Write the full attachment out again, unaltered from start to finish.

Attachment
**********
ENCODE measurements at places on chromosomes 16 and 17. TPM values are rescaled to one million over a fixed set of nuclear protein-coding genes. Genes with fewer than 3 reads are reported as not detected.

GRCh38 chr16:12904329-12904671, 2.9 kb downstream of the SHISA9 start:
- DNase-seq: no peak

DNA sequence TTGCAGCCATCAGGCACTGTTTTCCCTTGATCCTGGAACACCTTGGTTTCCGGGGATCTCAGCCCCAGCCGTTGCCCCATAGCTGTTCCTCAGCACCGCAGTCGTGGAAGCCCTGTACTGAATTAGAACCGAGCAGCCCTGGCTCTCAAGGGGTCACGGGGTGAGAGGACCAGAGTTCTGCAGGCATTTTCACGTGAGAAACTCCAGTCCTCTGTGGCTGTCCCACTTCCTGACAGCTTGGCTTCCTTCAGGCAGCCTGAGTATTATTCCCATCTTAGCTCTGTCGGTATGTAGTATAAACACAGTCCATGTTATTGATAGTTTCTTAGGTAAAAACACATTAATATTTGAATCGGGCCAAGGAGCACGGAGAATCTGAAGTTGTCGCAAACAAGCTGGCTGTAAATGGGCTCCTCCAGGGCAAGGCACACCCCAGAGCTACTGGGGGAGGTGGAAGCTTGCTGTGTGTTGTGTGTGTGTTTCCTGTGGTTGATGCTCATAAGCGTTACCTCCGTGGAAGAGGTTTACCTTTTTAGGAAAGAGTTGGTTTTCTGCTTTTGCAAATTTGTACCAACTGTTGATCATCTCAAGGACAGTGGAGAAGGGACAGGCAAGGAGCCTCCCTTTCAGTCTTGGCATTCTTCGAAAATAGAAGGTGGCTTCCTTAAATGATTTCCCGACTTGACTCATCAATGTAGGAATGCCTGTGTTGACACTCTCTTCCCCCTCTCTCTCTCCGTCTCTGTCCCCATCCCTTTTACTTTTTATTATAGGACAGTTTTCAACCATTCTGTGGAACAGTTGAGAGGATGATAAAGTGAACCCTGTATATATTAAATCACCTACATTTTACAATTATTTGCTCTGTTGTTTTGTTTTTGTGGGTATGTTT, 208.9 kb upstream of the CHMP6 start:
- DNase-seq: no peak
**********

ENCODE measurements at places on chromosomes 16 and 17. TPM values are rescaled to one million over a fixed set of nuclear protein-coding genes. Genes with fewer than 3 reads are reported as not detected.

GRCh38 chr16:12904329-12904671, 2.9 kb downstream of the SHISA9 start:
- DNase-seq: no peak

DNA sequence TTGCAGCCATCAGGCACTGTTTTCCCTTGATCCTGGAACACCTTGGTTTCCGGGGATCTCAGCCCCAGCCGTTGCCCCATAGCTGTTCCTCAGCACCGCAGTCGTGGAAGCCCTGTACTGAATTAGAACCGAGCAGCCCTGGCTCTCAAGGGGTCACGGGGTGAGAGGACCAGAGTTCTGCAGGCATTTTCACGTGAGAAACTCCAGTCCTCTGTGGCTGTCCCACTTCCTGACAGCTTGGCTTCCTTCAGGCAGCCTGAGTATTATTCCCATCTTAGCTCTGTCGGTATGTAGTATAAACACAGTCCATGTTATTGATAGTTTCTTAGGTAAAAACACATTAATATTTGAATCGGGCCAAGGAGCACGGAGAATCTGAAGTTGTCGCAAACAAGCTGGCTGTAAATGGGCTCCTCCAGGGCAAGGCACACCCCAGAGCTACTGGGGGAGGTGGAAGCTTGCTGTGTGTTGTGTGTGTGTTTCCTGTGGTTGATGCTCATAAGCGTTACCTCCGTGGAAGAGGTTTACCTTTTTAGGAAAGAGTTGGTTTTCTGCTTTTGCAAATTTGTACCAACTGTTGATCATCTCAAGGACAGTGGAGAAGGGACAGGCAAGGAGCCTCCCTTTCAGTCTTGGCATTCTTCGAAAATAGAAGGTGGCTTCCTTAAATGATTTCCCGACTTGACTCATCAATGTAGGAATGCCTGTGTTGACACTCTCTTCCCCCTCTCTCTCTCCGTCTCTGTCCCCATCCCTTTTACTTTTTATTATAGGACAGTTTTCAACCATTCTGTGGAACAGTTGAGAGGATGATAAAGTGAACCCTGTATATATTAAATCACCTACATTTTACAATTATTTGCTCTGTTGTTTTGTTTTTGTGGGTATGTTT, 208.9 kb upstream of the CHMP6 start:
- DNase-seq: no peak